The Buteyko Breathing Method Improves Ventilator Outcomes

We are currently seeing historic levels of ventilator use and intubation in the United States due to the COVID-19 pandemic.

Lung Hyperventilation

Respiratory therapists have been propelled onto the front lines in the COVID-19 battle. In New York City, Fred Brown (RRT) confirms that less is more when it comes to ventilator management. His work in the Intensive Care Unit means caring for multiple ventilator patients each day, where he is applying a gentler approach.

Once on a Ventilator, Eight out of Ten Patients Didn’t Make It

Early research from the Journal of American Medical Association (JAMA) suggested that 88% of COVID-19 patients placed on ventilators in New York did not survive.

Proning Is a Good Start

Mr. Brown treats COVID-19 patients by adopting two promising avenues: proning, and treating patients on ventilators with lower oxygen volume and lower pressure.

O2: Less Is More

Higher volumes of oxygen (or any gas) from mechanical ventilation promote over breathing, so it is essential to get patients back to a normal, non-mechanized breathing pattern as gently and quickly as their condition allows. A ventilator supplying less volume helps the patient reduce carbon dioxide loss, and limits the dangers associated with hyperventilation of the lungs. This, in turn, can cut down the time the patient must be on a ventilator and on life support.

Cell Hypoxia and the Bohr Effect

Dr. Buteyko’s breakthrough relied on mainstream biochemistry. His research explored the far-reaching effects of chronic over breathing, following the pivotal scientific groundwork laid by Danish scientist and Nobel Prize recipient Christian Bohr. The “Bohr Effect” proved that hypocapnia (or a deficiency of C02) disrupts the pH of the blood by complicating the transfer of oxygen into cells.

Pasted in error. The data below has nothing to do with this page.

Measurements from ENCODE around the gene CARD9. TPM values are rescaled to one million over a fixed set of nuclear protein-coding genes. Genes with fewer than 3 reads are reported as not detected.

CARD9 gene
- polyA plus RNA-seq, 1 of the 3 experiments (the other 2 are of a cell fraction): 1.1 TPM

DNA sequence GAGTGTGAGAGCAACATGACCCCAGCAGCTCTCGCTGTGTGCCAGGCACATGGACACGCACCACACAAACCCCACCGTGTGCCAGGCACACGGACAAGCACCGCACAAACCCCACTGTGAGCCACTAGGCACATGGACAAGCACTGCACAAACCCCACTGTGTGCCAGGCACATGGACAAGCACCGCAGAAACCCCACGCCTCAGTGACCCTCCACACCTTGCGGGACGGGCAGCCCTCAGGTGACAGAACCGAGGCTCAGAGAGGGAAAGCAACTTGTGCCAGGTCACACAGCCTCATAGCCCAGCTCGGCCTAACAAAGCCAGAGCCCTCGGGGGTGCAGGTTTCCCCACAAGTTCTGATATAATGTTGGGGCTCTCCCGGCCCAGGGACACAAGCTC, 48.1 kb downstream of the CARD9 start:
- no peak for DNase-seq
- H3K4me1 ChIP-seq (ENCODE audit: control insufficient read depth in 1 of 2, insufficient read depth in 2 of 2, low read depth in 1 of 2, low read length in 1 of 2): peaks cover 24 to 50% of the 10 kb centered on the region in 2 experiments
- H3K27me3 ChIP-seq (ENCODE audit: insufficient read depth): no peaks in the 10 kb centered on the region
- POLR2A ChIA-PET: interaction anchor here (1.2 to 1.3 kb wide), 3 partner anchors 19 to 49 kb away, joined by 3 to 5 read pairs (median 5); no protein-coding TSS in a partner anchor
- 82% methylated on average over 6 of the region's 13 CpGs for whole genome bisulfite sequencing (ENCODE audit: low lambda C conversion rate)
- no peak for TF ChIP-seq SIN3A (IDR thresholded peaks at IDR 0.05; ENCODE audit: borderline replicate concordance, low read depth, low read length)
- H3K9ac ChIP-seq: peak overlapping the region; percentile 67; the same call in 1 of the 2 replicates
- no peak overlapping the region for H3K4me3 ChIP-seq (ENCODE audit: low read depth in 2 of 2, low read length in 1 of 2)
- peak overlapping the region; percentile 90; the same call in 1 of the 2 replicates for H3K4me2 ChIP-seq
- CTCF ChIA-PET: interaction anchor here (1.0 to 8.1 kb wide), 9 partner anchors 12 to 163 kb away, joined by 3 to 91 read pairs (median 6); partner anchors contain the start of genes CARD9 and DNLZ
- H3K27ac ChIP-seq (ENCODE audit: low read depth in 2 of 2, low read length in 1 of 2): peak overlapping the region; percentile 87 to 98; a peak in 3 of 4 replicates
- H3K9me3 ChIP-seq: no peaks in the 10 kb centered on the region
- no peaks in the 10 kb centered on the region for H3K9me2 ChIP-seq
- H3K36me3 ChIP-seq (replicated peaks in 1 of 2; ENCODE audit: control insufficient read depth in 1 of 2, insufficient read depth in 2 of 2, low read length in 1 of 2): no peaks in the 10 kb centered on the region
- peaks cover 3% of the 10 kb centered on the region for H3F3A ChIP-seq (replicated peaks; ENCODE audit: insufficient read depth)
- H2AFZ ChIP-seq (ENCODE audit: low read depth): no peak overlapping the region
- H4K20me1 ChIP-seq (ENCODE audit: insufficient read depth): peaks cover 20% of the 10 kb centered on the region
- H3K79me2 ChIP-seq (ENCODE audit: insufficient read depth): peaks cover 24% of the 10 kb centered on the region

CO2 Is Not a Waste Gas

Dr. Buteyko discovered that chronic hyperventilation, often accompanied by mouth breathing, is common in modern people and it results in a poor balance of CO2 and O2.

Eliminating Hyperventilation, On or Off a Ventilator

The Buteyko Method is used in hospitals throughout Russia and widely in the United Kingdom and Australia to train asthmatics who seek non-drug therapy for controlling their disease. Several controlled trials indicate the Buteyko Method is highly effective at reducing medication use.

Hyperventilation and Homeostasis

As C02 deprivation impacts pH and metabolism, it also interferes with immune function. A pillar of Buteyko’s work is that the body creates defense mechanisms to protect itself and, using compensatory homeostasis, develops what we commonly categorize as disease states.

Compensatory Respiratory Homeostasis

At the turn of the 19th century a whirlwind of technological advancement produced, among other advancements, experiments demonstrating a surprising result: excessive ventilation of the lungs for several minutes led to the deaths of healthy lab animals. Likewise, lung ventilation significantly exceeding normal values can lead to the death of a healthy person within 10 minutes.*

High Oxygen Is Obvious — and Wrong

Dr. Buteyko’s work demonstrated that arterial hypoxemia (lack of oxygen in blood cells) is not due to a lack of oxygen directly going into blood cells, which is what occurs when we “add oxygen” — but rather insufficient air intake to the zone of gas exchange, i.e. the lungs.

Lung Surface Area and Gas Exchange Illustrated

Basic biology texts note that normal adult lungs provide an area of 75 square meters for the exchange of 02 and C02 to occur (via 600 million aveoli).

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